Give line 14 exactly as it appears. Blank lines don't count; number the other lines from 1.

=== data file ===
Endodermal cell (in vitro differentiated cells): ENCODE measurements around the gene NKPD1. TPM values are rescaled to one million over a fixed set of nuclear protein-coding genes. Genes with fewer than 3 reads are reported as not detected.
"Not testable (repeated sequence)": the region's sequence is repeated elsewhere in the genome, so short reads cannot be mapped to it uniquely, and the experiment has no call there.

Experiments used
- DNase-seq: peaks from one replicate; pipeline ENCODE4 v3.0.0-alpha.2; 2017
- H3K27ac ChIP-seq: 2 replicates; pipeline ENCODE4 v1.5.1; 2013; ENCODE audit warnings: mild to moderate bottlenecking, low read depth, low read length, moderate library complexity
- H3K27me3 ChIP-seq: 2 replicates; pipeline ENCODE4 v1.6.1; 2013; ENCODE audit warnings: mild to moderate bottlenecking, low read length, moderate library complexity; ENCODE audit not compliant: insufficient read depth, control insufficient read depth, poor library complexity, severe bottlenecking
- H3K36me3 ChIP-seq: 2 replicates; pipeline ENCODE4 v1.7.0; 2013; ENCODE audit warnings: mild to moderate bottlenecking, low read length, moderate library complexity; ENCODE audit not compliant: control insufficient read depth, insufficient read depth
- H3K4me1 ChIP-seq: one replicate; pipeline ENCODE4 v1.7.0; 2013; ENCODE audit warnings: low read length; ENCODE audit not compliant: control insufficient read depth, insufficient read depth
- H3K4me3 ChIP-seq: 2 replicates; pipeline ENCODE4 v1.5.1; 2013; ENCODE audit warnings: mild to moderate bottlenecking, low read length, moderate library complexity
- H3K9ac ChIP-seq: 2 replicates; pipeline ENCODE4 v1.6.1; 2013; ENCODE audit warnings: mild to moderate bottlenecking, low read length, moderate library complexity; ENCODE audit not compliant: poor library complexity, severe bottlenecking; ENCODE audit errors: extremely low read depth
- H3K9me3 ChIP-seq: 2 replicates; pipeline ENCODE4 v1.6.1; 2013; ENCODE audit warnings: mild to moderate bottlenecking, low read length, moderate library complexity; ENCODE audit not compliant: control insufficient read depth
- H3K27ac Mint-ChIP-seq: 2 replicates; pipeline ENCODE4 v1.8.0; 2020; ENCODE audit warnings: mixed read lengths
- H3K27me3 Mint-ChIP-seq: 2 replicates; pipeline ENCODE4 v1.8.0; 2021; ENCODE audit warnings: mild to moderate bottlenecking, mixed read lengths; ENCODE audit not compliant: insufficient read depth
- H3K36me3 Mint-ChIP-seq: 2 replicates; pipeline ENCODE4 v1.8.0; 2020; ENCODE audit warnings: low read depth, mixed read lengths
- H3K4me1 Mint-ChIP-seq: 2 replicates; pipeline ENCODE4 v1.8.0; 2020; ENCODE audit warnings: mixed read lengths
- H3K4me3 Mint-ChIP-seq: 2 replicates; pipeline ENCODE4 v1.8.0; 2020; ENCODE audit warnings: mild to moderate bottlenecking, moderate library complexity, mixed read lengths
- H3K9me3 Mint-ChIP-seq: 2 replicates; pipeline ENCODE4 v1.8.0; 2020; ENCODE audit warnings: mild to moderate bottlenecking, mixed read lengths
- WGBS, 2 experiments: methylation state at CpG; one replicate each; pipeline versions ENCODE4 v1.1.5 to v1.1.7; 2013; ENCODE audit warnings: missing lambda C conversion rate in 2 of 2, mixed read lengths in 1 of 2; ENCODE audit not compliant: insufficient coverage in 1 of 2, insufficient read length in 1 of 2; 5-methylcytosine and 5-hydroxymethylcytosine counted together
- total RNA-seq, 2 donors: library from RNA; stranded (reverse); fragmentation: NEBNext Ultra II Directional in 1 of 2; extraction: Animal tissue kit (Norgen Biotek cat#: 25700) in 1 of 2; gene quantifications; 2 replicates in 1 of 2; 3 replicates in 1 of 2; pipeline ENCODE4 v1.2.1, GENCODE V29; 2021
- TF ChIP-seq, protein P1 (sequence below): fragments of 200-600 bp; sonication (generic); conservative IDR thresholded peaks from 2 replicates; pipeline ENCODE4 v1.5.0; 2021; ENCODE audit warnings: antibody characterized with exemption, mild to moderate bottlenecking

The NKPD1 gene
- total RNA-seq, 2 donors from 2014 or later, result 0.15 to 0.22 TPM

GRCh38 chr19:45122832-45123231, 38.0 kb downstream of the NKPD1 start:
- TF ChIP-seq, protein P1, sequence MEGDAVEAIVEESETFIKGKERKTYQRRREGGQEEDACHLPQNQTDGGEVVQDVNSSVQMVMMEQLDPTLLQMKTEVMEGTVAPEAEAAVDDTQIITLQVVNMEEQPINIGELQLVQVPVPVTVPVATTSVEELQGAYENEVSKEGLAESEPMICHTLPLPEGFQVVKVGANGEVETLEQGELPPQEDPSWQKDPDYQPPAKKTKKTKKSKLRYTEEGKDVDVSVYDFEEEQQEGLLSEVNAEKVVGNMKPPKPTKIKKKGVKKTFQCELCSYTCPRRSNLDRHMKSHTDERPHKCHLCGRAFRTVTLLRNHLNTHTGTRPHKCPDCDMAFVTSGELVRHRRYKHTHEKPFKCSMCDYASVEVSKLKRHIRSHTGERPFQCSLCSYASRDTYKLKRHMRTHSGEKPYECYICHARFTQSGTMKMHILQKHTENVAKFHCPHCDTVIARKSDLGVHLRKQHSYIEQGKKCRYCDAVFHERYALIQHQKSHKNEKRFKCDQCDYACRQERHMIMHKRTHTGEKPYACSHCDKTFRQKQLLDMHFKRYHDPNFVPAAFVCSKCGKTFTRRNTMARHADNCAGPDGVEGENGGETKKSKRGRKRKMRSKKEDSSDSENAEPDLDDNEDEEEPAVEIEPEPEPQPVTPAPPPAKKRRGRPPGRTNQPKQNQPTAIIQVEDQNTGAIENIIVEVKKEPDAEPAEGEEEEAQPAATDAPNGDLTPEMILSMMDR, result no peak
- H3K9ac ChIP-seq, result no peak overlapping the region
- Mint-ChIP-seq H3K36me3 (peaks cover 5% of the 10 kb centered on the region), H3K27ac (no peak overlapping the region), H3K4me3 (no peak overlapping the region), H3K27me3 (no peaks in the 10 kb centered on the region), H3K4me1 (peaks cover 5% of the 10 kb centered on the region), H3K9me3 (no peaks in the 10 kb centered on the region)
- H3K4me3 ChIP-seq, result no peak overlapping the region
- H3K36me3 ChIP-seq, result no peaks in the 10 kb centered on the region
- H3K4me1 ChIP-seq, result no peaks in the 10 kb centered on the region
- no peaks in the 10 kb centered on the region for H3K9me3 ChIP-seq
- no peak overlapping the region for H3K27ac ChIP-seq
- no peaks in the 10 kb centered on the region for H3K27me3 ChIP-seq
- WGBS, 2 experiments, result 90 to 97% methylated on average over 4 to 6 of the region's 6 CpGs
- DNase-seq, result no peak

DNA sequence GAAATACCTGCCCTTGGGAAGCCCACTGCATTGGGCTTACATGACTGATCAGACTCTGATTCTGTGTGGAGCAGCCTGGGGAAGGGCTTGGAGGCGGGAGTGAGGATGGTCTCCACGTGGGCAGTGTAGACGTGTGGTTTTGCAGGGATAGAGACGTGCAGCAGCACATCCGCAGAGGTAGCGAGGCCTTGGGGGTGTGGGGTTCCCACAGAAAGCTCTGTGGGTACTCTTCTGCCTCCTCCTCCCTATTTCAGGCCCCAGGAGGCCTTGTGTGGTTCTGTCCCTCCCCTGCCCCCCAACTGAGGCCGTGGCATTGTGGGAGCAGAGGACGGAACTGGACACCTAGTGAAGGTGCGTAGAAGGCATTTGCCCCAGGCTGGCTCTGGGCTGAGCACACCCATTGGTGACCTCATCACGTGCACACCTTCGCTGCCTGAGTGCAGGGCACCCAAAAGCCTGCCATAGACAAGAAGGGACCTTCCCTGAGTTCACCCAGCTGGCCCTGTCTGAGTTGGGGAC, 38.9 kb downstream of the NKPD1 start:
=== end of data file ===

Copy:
- H3K36me3 Mint-ChIP-seq: 2 replicates; pipeline ENCODE4 v1.8.0; 2020; ENCODE audit warnings: low read depth, mixed read lengths